"Masks are important, vaccines are important, and mandates are important only because we need them to stay alive and not fill our hospitals up," said Phil Haggart, who came to deliver a pro-vaccine message, as protesters rang cow bells close by.

But some politicians threw their support behind the demonstrators, including Saskatchewan Premier Scott Moe. He issued a statement on Saturday vowing to end his province's proof-of-vaccination policy "in the not-too-distant future." He also said the cross-border vaccine requirement made no sense and voiced support for calls to repeal it.

The border rule, announced in November, took effect this month alongside a reciprocal American policy. Since the American requirement kicked in one week ago, the number of trucks crossing the border fell by just under five per cent compared with the same week one year earlier, based on statistics from Public Safety Canada.

Previous estimates indicated the vaccination mandate would affect about one-tenth of Canada's cross-border truckers, such as Winkels. His compatriots in Ottawa said they were stocked with food, ready to sleep in their cabs and were receiving donations and gift cards to help them through an extended stay downtown. 

Former U.S. president Donald Trump, speaking Saturday in Texas at one of his trademark rallies, shouted out the protests briefly as he urged the crowd to reject vaccine mandates in all their forms.

In "resisting bravely" what he called "lawless" mandates, truckers in Canada "are doing more to defend American freedom than our own leaders, by far," Trump said.

"We are with them all the way. They have really shown something."

While the mood of attendees was largely jovial and peaceful on Saturday, there were flashes of the simmering tension that has kept the city on edge in recent days. Some in the crowd waved Confederate flags or held signs with Nazi symbols or references.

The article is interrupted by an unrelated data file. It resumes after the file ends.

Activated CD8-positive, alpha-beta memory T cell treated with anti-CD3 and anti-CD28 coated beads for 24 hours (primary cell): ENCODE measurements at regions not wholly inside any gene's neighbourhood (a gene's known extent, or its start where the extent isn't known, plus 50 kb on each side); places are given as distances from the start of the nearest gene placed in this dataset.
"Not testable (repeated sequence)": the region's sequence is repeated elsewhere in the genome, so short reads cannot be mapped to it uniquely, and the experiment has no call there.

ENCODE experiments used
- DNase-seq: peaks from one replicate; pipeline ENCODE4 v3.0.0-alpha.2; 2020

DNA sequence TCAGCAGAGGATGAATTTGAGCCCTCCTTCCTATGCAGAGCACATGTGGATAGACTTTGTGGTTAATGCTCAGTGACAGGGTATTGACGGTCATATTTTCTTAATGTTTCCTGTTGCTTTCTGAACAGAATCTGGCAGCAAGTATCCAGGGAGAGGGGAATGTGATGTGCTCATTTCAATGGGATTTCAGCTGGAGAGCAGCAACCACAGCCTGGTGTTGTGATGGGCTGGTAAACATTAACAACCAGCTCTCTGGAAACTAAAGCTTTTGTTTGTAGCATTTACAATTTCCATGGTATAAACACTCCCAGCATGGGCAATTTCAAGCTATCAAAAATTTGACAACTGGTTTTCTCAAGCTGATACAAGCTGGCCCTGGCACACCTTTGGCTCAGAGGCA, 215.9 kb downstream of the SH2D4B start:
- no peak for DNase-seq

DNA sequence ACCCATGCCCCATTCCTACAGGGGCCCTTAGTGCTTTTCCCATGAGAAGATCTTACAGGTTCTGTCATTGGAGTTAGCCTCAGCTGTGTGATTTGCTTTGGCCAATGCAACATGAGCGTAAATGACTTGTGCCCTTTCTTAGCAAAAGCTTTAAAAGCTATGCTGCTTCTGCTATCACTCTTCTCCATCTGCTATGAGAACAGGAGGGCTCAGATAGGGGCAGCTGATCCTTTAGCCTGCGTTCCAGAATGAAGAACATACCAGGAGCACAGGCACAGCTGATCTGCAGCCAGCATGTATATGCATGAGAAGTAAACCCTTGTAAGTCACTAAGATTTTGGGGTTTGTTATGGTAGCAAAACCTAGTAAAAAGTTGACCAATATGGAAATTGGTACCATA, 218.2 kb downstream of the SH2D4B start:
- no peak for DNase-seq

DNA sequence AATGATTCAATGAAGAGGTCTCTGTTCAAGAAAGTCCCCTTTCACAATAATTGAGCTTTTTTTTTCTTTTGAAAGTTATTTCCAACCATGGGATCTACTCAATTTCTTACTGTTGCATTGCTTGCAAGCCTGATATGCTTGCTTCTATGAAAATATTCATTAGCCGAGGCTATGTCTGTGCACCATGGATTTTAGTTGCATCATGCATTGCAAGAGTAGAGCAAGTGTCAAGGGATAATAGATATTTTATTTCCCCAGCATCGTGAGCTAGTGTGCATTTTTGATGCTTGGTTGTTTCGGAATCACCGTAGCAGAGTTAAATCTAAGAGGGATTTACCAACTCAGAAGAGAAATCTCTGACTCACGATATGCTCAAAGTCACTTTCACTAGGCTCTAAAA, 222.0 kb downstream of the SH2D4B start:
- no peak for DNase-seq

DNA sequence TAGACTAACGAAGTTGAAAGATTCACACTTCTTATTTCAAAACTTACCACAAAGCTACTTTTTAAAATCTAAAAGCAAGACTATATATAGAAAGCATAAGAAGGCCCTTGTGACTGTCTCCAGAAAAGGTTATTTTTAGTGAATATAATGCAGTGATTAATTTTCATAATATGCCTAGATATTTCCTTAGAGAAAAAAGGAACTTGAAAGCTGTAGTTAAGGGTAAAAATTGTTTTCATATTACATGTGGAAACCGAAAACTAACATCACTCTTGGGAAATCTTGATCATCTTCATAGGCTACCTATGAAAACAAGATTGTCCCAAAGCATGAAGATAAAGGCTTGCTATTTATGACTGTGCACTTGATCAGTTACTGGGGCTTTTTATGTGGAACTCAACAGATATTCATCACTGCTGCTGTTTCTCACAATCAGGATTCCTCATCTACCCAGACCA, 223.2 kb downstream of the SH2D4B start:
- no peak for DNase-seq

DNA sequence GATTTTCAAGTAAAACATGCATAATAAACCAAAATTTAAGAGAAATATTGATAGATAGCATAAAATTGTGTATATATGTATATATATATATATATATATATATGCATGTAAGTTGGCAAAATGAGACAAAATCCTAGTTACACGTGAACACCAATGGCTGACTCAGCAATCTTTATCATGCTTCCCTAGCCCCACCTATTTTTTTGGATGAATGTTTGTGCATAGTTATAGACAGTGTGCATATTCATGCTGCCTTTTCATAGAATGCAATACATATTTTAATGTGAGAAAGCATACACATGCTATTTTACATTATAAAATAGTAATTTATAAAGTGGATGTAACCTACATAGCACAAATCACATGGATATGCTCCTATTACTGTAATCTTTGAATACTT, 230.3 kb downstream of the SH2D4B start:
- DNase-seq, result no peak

Maverick Ontario politician Randy Hillier tweeted a video of himself trying to get past parliamentary security, saying they should open up Parliament Hill "or we might have to open it up for ourselves."

A memo being pushed by Canada Unity, the group that mainly planned the convoy, unlawfully demands Gov. Gen. Mary Simon and the Senate force federal and provincial governments to lift all COVID-19 restrictions, including vaccine mandates. It does not mention truckers, and was initially sent to the Senate and Simon on Dec. 11.

Still, Canada Unity organizer Patrick King used an afternoon speech to argue that politicians would have to listen to their concerns as he spoke from a flatbed in view of Trudeau's office and Parliament Hill. 

"To finally see you guys stand up and say, 'no,' is the most amazing thing I've seen yet," said King, who has also been called out in the past for espousing misinformation about COVID-19.

The Canadian Trucking Alliance said many in the crowd had no connection to the trucking industry and were there to push a separate agenda. 

In part of the statement directed at truckers in attendance, the alliance said their actions would effect the "majority of your colleagues from coast-to-coast who do not share your opinion but share your passion for the industry and country."

This report by The Canadian Press was first published Jan. 29, 2022.

- With files from Laura Osman and Mia Rabson

Stephanie Taylor, Erika Ibrahim and Jordan Press, The Canadian Press